Fall Plowing by Grant Wood

 

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Roosevelt’s New Deal, with its make-work schemes, did much to rebalance the economy, and initiatives such as the 1933-34 Public Works of Art Project – which commissioned artists to paint realistic American scenes for government buildings, schools, post offices and community centres – saved many from the breadline (Nation magazine called the Depression the best thing ever to happen to American artists). Yet fear and death nevertheless stalk many of the pictures in the exhibition.

It emerges in numerous forms. Take John Steuart Curry’s Hogs Killing a Snake (c.1930), a painting of elemental violence, full of energy and menace, though without apparent meaning. Although the encounter between seven pigs and the hissing snake they are about to tear to pieces takes place under an apple tree, the biblical references don’t coalesce into a message.

Even the rose-tinted Grant Wood wasn’t immune to the threat of violence. His Death on the Ridge Road (1935) shows a country lane the instant before a sleek saloon car and a lorry are about to collide on the brow of a hill. It is a painting of skewed perspective and pulp-fiction drama that originated in Wood being a nervous driver, and in an incident when a close friend and his wife were hit by a truck while driving. The picture was subsequently bought by Cole Porter as a grisly you’re-better-off-with-me reminder to his wife, whose ex-husband was the first American to kill someone in a car accident.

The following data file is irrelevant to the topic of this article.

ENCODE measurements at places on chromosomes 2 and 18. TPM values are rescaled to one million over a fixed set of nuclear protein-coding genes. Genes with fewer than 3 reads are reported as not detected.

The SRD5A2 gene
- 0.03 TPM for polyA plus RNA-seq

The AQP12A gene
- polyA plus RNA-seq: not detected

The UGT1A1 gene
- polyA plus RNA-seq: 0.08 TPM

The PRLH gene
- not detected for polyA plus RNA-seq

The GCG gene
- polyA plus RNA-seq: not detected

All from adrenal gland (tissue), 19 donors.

The rise of fascism in Europe also added threatening overtones, especially for those artists who had visited or been influenced by European trends. The German and Italian bombing of the Basque town of Guernica in 1937 served as a portent, but also as a reminder that despite an improving economic situation, the darkness of the Depression had not lifted. Philip Guston painted the atrocity in Bombardment (1937), which uses a circular, tondo format from the Renaissance and shows bodies being hurled centrifugally almost out of the picture by an explosion in the middle.